This Article reframes the way we think about Justice Frankfurter — not as a Warren Court antihero but as an opponent of judicial supremacy, forerunner of popular constitutionalism, and exemplar for scholars who criticize the Court's Affordable Care Act and other recent decisions as contemptuous of Congress and other elected branches. Frankfurter shared Jefferson's faith in the democratic political process and enlightened public opinion and distrusted courts as historically reactionary institutions that thwarted the popular will and social change. This is the first article to broaden the definition of popular constitutionalism beyond political and social movements and elected officials to include the Supreme Court justices themselves. By arguing that Justices can be popular constitutionalists, this Article links judicial restraint with popular constitutionalism. Frankfurter's judicial restraint stemmed from his belief that the democratic political process was a more enduring, effective, and legitimate method of protecting civil liberties and producing constitutional change. His last opinion, his dissent in Baker v. Carr, warned about the evils of judicial supremacy. Bush v. Gore and Citizens United made his Baker dissent seem prophetic. This Article invites scholars to rethink how Frankfurter's jurisprudence fits into the ongoing debate about the role of the Court and into progressive constitutional theories including popular constitutionalism.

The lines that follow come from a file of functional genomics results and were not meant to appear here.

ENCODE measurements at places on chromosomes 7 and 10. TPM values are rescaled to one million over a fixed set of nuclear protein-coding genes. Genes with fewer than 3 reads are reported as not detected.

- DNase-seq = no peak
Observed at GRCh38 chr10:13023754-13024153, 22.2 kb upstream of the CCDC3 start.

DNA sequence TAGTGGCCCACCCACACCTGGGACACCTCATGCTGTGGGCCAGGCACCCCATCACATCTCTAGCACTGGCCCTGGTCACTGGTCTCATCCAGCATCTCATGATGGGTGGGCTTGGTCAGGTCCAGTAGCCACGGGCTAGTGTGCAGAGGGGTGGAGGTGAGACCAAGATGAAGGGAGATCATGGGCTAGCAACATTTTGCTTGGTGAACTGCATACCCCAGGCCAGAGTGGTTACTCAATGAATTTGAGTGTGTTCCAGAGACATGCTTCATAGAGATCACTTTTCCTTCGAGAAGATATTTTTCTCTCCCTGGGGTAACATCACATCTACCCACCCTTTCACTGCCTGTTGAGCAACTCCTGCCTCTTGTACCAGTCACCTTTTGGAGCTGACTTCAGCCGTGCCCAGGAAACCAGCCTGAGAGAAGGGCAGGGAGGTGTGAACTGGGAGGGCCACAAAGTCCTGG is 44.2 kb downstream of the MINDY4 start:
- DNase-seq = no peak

Felix Frankfurter and Earl Warren, 1955 (Credit: HLS)
Monday, March 18, 2013
Snyder on Frankfurter and Popular Constitutionalism
Brad Snyder, University of Wisconsin Law School, has posted Frankfurter and Popular Constitutionalism, which is to appear in the November 2013 issue of the UC Davis Law Review. Here is the abstract: